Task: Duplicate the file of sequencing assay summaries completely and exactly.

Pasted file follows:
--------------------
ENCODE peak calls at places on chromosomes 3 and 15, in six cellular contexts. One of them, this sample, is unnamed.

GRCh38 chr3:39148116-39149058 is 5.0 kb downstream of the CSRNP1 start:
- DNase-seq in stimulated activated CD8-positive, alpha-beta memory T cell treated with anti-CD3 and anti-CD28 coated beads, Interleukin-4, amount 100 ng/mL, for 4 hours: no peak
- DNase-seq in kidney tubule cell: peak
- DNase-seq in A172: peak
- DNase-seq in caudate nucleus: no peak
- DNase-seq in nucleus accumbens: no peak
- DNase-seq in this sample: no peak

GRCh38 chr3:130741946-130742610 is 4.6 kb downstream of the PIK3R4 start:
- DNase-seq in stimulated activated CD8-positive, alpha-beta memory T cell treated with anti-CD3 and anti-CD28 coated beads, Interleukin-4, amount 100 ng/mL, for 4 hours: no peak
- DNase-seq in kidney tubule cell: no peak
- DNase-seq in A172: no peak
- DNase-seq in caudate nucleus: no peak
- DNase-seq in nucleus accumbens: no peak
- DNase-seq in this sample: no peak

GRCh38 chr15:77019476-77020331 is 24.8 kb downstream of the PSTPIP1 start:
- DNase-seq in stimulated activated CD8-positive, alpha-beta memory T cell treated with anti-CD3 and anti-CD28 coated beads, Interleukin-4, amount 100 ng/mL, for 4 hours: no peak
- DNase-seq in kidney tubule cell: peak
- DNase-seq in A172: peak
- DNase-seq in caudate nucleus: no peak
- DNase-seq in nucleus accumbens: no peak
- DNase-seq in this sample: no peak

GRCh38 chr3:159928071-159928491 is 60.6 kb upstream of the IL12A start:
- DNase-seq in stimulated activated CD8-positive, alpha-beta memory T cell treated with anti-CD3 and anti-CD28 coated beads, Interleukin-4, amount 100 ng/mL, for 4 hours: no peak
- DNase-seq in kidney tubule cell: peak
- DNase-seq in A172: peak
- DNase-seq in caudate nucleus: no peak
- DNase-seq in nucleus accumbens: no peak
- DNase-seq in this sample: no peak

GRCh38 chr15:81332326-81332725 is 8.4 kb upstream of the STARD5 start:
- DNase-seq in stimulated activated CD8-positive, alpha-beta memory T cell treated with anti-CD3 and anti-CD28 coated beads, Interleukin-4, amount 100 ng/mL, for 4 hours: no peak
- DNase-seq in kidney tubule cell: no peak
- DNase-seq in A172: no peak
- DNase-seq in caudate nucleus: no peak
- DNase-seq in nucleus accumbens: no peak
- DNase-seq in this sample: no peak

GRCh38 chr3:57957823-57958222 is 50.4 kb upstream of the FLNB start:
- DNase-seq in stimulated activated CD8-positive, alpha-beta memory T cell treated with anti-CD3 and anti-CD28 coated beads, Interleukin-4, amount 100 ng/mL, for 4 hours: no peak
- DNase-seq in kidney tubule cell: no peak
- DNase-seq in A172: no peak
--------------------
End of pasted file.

ENCODE peak calls at places on chromosomes 3 and 15, in six cellular contexts. One of them, this sample, is unnamed.

GRCh38 chr3:39148116-39149058 is 5.0 kb downstream of the CSRNP1 start:
- DNase-seq in stimulated activated CD8-positive, alpha-beta memory T cell treated with anti-CD3 and anti-CD28 coated beads, Interleukin-4, amount 100 ng/mL, for 4 hours: no peak
- DNase-seq in kidney tubule cell: peak
- DNase-seq in A172: peak
- DNase-seq in caudate nucleus: no peak
- DNase-seq in nucleus accumbens: no peak
- DNase-seq in this sample: no peak

GRCh38 chr3:130741946-130742610 is 4.6 kb downstream of the PIK3R4 start:
- DNase-seq in stimulated activated CD8-positive, alpha-beta memory T cell treated with anti-CD3 and anti-CD28 coated beads, Interleukin-4, amount 100 ng/mL, for 4 hours: no peak
- DNase-seq in kidney tubule cell: no peak
- DNase-seq in A172: no peak
- DNase-seq in caudate nucleus: no peak
- DNase-seq in nucleus accumbens: no peak
- DNase-seq in this sample: no peak

GRCh38 chr15:77019476-77020331 is 24.8 kb downstream of the PSTPIP1 start:
- DNase-seq in stimulated activated CD8-positive, alpha-beta memory T cell treated with anti-CD3 and anti-CD28 coated beads, Interleukin-4, amount 100 ng/mL, for 4 hours: no peak
- DNase-seq in kidney tubule cell: peak
- DNase-seq in A172: peak
- DNase-seq in caudate nucleus: no peak
- DNase-seq in nucleus accumbens: no peak
- DNase-seq in this sample: no peak

GRCh38 chr3:159928071-159928491 is 60.6 kb upstream of the IL12A start:
- DNase-seq in stimulated activated CD8-positive, alpha-beta memory T cell treated with anti-CD3 and anti-CD28 coated beads, Interleukin-4, amount 100 ng/mL, for 4 hours: no peak
- DNase-seq in kidney tubule cell: peak
- DNase-seq in A172: peak
- DNase-seq in caudate nucleus: no peak
- DNase-seq in nucleus accumbens: no peak
- DNase-seq in this sample: no peak

GRCh38 chr15:81332326-81332725 is 8.4 kb upstream of the STARD5 start:
- DNase-seq in stimulated activated CD8-positive, alpha-beta memory T cell treated with anti-CD3 and anti-CD28 coated beads, Interleukin-4, amount 100 ng/mL, for 4 hours: no peak
- DNase-seq in kidney tubule cell: no peak
- DNase-seq in A172: no peak
- DNase-seq in caudate nucleus: no peak
- DNase-seq in nucleus accumbens: no peak
- DNase-seq in this sample: no peak

GRCh38 chr3:57957823-57958222 is 50.4 kb upstream of the FLNB start:
- DNase-seq in stimulated activated CD8-positive, alpha-beta memory T cell treated with anti-CD3 and anti-CD28 coated beads, Interleukin-4, amount 100 ng/mL, for 4 hours: no peak
- DNase-seq in kidney tubule cell: no peak
- DNase-seq in A172: no peak